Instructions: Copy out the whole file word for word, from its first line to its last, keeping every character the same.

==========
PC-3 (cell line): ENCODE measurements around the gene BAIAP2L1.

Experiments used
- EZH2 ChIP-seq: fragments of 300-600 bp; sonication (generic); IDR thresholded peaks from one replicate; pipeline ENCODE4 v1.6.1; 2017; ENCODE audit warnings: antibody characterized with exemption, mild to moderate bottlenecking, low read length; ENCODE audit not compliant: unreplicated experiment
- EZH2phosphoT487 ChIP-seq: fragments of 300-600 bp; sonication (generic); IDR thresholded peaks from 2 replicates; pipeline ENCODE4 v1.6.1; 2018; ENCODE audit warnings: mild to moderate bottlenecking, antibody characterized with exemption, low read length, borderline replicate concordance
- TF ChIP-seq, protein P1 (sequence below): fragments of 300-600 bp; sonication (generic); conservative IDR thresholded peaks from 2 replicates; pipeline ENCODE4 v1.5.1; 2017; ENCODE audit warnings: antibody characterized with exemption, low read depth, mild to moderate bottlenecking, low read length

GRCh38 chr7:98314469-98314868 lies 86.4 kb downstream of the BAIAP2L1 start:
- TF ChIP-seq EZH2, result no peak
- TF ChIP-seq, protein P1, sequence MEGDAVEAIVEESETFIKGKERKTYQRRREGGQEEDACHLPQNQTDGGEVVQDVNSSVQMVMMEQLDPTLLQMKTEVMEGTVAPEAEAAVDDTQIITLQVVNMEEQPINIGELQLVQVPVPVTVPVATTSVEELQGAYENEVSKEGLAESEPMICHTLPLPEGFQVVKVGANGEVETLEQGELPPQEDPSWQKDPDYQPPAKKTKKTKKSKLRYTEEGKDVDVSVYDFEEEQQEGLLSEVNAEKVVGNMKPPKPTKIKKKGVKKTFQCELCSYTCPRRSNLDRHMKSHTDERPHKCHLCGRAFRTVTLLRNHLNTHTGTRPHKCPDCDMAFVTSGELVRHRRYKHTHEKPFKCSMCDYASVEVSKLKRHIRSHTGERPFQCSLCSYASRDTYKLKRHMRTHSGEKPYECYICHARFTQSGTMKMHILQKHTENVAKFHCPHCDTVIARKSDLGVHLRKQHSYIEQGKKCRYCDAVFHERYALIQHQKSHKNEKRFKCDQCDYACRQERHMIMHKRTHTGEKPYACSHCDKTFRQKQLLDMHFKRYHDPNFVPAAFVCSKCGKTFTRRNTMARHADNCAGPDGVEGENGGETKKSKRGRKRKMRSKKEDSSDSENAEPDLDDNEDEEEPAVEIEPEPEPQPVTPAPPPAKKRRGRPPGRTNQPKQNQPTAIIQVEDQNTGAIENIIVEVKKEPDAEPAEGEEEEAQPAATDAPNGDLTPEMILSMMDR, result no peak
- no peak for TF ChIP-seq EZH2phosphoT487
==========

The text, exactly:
PC-3 (cell line): ENCODE measurements around the gene BAIAP2L1.

Experiments used
- EZH2 ChIP-seq: fragments of 300-600 bp; sonication (generic); IDR thresholded peaks from one replicate; pipeline ENCODE4 v1.6.1; 2017; ENCODE audit warnings: antibody characterized with exemption, mild to moderate bottlenecking, low read length; ENCODE audit not compliant: unreplicated experiment
- EZH2phosphoT487 ChIP-seq: fragments of 300-600 bp; sonication (generic); IDR thresholded peaks from 2 replicates; pipeline ENCODE4 v1.6.1; 2018; ENCODE audit warnings: mild to moderate bottlenecking, antibody characterized with exemption, low read length, borderline replicate concordance
- TF ChIP-seq, protein P1 (sequence below): fragments of 300-600 bp; sonication (generic); conservative IDR thresholded peaks from 2 replicates; pipeline ENCODE4 v1.5.1; 2017; ENCODE audit warnings: antibody characterized with exemption, low read depth, mild to moderate bottlenecking, low read length

GRCh38 chr7:98314469-98314868 lies 86.4 kb downstream of the BAIAP2L1 start:
- TF ChIP-seq EZH2, result no peak
- TF ChIP-seq, protein P1, sequence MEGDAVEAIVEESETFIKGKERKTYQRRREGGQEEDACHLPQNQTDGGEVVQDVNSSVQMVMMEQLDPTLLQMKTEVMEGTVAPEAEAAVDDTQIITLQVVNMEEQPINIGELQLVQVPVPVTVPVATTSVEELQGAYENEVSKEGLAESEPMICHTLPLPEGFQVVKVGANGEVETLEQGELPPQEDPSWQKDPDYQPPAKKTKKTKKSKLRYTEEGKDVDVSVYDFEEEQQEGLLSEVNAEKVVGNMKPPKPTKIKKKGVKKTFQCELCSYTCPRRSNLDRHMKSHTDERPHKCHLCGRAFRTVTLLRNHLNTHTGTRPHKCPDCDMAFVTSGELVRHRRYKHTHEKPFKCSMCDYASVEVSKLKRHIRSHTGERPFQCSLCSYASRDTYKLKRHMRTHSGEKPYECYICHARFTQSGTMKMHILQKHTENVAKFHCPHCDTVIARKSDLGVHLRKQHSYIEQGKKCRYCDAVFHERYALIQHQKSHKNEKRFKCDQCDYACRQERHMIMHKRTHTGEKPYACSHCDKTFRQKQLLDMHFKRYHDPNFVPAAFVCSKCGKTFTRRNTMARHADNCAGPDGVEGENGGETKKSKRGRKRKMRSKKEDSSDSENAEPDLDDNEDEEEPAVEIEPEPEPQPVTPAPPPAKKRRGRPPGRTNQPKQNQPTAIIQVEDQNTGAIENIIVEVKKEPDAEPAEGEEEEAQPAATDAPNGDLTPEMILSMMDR, result no peak
- no peak for TF ChIP-seq EZH2phosphoT487